Ukraine wants F-16 fighter jets, but “You just don’t throw somebody an F-16 and wish them good luck. That is not a recipe for success,” USAF officials say

By Dario Leone
May 3 2022
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“To effectively protect our territory, Ukraine requires at least one squadron of modern fighter jets, such as American-made F-16s or F-15s,” Former commander of the Ukrainian Air Force Serhii Drozdov.

As we have recently reported, an online crowdfunding campaign to buy fighter jets has been launched by Ukraine. Called “Buy Me A Fighter Jet,” the campaign seeks funds from the public for new fighter aircraft to repel the Russian advance.

The campaign website lists the types of fighter jets Ukrainian pilots need. They are Russian aircraft such as Su-22, Su-25, Su-27, Su-24 and MiG-29. It said the pilots would be able to quickly master the American-made F-15, F-16 and F/A-18.

On Apr. 26, 2022 more than 40 nations gathered at Ramstein Air Base, Germany, to consider what type of weapons to supply to Ukraine.

Senior defense officials, including US Air Forces in Europe commander Gen. Jeffrey L. Harrigian, spoke about the possibility of supplying American-made F-16s to Ukraine.

“That doesn’t happen fast. At the end of the day, we’ve got to leverage what they have and offer them some other unique capabilities to make the problem challenging, and then there’s the longer-term view. Clearly, they want to migrate from Russian capabilities to U.S., but that takes some time,” Harrigian told Air Force Magazine.

Former commander of the Ukrainian Air Force Serhii Drozdov wrote in an Apr. 19 opinion piece: “To effectively protect our territory, Ukraine requires at least one squadron of modern fighter jets, such as American-made F-16s or F-15s. According to our estimates, our pilots can learn to fly such jets at an accelerated pace of two to three weeks.”

Drozdov said that Ukrainian Air Force (UAF) Soviet-era jets are not enough to evade modern Russian weapons.

“Pilots would continue to be sitting ducks in these planes—easy targets for the enemy,” he wrote.

Harrigian cautioned that training on American jets might be a step too far.

“Collectively, we’ve got to step up and understand what the Ukrainians’ requirements are and find a way to get it to them and get it to them quick. You just don’t throw somebody an F-16 and wish them good luck. That is not a recipe for success, and we want to set them up for success,” he said.

For this reason, as a senior defense official told Air Force Magazine, the US continues to provide or facilitate the transfer of Soviet-era spare parts to keep Ukrainian jets flying.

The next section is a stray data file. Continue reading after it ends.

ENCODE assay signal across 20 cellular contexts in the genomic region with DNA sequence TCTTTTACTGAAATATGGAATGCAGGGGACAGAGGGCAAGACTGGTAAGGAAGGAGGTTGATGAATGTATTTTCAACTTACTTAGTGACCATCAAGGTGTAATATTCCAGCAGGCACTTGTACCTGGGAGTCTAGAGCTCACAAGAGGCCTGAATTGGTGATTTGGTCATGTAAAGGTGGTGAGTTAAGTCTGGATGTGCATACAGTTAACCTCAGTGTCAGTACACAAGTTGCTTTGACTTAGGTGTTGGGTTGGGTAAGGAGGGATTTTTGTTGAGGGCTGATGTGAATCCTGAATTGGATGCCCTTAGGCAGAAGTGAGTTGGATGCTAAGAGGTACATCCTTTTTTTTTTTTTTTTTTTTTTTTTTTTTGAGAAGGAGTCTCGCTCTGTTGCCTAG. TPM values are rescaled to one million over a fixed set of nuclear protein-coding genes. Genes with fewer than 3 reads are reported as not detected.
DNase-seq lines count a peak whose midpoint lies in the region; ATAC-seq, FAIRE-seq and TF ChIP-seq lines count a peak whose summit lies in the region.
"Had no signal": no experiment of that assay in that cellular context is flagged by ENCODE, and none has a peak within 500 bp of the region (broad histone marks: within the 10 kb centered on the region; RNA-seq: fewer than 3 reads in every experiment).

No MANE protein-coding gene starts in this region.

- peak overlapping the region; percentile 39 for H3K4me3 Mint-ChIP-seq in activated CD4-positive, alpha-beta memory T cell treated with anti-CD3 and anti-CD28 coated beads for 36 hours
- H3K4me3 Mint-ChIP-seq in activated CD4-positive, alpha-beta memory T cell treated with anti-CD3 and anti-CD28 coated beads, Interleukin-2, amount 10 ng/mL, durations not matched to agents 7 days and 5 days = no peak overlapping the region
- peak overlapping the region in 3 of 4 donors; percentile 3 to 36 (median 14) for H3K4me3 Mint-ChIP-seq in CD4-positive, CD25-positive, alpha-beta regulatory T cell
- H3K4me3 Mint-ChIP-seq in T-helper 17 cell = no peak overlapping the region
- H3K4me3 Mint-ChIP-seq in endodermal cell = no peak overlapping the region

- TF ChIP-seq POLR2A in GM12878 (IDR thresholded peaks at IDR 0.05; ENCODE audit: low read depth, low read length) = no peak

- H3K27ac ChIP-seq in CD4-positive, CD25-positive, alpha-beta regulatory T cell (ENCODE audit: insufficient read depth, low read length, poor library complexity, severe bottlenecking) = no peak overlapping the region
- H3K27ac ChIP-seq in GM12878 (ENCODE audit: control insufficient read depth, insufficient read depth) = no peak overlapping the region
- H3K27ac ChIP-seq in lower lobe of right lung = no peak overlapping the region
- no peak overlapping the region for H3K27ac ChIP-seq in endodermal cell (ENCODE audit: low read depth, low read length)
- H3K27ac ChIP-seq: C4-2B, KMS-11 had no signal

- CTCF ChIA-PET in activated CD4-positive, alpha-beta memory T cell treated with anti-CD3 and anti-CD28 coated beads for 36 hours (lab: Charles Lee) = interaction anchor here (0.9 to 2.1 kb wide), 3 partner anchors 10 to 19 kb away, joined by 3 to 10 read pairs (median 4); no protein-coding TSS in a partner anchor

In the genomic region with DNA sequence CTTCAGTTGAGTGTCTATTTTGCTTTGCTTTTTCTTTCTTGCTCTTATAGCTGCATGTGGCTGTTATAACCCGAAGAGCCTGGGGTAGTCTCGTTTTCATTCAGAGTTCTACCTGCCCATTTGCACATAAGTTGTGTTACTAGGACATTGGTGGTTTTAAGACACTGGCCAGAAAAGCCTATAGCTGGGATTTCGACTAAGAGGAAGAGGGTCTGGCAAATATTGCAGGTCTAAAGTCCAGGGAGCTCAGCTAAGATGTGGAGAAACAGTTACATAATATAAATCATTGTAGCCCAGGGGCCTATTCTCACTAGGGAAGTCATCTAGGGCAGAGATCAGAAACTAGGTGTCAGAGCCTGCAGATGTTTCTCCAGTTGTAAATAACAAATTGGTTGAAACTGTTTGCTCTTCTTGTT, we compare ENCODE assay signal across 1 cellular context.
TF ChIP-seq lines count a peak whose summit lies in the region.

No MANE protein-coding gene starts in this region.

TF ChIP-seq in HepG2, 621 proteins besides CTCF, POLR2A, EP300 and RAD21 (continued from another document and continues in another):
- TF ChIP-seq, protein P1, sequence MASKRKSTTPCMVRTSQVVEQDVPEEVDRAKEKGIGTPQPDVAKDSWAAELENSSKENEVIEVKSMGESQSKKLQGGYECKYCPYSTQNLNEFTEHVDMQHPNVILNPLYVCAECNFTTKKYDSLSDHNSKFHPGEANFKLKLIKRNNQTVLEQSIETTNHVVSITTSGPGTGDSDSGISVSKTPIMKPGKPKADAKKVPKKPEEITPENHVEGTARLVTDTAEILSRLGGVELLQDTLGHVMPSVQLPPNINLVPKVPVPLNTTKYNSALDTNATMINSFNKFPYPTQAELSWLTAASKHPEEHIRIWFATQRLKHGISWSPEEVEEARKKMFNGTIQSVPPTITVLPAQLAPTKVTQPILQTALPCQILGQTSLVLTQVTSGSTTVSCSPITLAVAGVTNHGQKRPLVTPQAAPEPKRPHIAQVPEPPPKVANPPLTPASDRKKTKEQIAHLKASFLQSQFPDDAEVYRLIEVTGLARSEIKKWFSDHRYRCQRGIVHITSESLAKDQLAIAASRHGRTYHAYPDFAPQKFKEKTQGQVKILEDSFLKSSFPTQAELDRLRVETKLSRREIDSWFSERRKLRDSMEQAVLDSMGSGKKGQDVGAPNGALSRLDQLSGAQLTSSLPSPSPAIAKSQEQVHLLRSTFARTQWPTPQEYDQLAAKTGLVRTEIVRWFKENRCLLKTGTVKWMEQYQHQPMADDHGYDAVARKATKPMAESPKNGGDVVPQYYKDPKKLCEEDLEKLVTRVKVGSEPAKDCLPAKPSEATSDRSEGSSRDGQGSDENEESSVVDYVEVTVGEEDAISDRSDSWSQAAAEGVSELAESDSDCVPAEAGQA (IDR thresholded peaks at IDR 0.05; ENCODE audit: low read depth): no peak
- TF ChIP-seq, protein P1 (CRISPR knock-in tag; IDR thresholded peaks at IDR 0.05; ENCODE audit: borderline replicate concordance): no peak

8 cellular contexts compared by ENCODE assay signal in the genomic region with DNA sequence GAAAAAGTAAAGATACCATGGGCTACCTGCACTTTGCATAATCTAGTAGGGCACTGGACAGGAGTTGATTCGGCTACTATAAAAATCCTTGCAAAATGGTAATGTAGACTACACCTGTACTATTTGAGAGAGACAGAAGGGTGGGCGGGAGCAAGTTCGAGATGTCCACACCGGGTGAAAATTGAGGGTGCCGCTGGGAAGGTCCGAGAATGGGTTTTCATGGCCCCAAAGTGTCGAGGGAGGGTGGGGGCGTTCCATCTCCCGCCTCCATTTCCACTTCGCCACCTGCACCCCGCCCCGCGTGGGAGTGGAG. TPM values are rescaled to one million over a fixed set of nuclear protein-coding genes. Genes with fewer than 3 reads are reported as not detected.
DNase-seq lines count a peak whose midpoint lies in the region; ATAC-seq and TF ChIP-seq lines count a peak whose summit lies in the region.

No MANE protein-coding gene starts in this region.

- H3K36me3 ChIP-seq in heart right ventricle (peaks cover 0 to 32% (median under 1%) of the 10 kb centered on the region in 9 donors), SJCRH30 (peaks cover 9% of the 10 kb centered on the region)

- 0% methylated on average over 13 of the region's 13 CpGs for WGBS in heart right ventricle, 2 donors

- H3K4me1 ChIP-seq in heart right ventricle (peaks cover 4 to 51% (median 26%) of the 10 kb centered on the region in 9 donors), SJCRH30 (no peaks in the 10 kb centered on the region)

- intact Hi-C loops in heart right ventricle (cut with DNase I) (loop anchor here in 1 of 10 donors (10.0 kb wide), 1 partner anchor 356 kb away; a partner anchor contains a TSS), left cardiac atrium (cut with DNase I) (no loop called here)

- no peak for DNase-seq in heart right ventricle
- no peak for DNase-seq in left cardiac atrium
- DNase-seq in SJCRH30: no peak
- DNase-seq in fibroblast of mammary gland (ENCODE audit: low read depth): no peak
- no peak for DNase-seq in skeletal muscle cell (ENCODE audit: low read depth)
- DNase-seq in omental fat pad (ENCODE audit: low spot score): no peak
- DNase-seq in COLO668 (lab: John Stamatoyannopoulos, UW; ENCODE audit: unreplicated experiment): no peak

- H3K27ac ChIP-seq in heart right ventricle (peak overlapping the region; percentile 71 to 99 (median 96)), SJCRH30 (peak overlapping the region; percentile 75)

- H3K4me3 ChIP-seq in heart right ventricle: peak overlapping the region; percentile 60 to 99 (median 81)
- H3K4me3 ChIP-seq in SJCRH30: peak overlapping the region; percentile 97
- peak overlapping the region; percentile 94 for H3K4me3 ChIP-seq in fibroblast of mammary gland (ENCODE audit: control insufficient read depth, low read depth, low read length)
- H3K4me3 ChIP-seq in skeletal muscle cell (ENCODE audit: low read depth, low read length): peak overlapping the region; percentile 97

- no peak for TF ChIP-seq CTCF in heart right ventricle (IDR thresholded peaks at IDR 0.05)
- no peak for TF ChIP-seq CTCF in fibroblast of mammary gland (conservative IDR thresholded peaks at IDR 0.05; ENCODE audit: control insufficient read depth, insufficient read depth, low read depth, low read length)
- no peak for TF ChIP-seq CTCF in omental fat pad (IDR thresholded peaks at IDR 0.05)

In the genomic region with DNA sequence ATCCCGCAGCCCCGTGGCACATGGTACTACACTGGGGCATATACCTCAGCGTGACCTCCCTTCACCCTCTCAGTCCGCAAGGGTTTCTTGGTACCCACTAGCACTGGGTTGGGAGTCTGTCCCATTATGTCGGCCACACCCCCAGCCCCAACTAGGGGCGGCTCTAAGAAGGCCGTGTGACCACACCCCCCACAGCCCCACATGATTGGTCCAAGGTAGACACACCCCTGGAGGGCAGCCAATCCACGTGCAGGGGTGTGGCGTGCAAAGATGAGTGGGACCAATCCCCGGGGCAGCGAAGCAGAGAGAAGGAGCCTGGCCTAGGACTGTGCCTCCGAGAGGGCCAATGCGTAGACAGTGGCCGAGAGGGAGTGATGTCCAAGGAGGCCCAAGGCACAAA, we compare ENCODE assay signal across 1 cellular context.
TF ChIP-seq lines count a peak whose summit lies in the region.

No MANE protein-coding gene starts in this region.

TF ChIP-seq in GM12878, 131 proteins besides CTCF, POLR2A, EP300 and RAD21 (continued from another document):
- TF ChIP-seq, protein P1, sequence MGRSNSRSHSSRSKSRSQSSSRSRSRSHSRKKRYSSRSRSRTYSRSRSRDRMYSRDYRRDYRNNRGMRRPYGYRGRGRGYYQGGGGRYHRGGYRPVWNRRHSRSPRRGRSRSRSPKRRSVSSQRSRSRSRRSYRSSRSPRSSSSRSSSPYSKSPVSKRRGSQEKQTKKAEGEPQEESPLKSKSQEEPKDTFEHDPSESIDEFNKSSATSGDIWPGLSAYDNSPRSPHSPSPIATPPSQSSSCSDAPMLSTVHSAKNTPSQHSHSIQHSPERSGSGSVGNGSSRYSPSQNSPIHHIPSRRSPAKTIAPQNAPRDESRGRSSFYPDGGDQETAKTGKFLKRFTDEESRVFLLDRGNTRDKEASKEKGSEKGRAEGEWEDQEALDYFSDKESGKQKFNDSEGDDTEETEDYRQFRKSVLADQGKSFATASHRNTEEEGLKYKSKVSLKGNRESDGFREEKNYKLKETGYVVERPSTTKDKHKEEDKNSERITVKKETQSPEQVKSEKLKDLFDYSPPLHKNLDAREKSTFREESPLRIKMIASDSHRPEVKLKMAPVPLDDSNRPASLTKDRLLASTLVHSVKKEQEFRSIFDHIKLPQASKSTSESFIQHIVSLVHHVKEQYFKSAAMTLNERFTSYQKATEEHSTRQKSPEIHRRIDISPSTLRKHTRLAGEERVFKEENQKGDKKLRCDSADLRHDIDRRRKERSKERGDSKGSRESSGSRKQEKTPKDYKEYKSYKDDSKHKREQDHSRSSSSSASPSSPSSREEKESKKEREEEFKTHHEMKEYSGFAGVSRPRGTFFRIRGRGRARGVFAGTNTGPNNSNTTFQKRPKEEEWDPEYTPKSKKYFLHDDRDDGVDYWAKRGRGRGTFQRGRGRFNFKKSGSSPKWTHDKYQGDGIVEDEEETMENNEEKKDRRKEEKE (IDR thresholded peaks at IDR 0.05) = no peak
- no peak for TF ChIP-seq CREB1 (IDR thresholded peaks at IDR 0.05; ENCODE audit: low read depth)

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“This is an air force that relies principally on old Soviet aircraft. That’s what they’re used to flying. That’s what they’ve got in their fleet. That’s what we’re trying to help them keep in the air. I’m not going to speculate about the future of aircraft deliveries one way or the other,” he said.

The Ukrainian military, earlier, said that they have been asking NATO to close the Ukrainian skies since the beginning of the invasion on Feb. 24, 2022 or at least provide them with additional fighter jets to match the Russian air force.

NATO can’t establish a no-fly zone over Ukraine because it would be equal to a NATO’s declaration of war with Russia. In fact, in order to establish and maintain a no-fly zone over Ukraine, NATO would first have to destroy Russian long-range surface-to-air missiles deployed in Belarus and south-western Russia. I.e. NATO would really have to fight Russians on the Russian proper.

As we have previously reported, in a historic move, the EU on Feb. 27 said it would take a much more assertive role in funneling weapons and other military equipment from its members to Ukraine, even using €450 million of EU funding to help finance the effort.

Among the weapons there were also MiG-29 fighter jets and Su-25 attack aircraft that the UE in the person of its foreign policy chief Josep Borrell said it intended to donate to Ukraine.

As our contributor and Helion & Company publisher’s editor Tom Cooper explained, Poland, Slovakia, Bulgaria are still flying MiG-29s, for example. Ukrainians can fly such jets, even if their communications and IFF have been significantly modified over the time.

But on Feb. 28 Borrell had to publicly backtrack: he acknowledged that even though fighter jets were “part of the request for aid that we received from Ukraine,” the EU did not have sufficient financial means to pay for those airplanes, which would have to be donated “bilaterally” by individual EU countries instead.

On Mar. 8, 2022 Poland said it would hand over its MiG-29 Fulcrum fighter jets to the US to be sent to Ukraine, but by saying it was not “tenable,” the Pentagon rejected the proposal.

Then Slovakia’s Prime Minister Eduard Heger said on Apr. 11, 2022 that his country is willing to donate its MiG-29 fighter jets to Ukraine if an arrangement can be made to secure the country’s own airspace.

Slovakia has already given Ukraine its Soviet-designed S-300 air defense system.

Photo credit: U.S. Air Force

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Dario Leone

Dario Leone

Dario Leone is an aviation, defense and military writer. He is the Founder and Editor of “The Aviation Geek Club” one of the world’s most read military aviation blogs. His writing has appeared in The National Interest and other news media. He has reported from Europe and flown Super Puma and Cougar helicopters with the Swiss Air Force.
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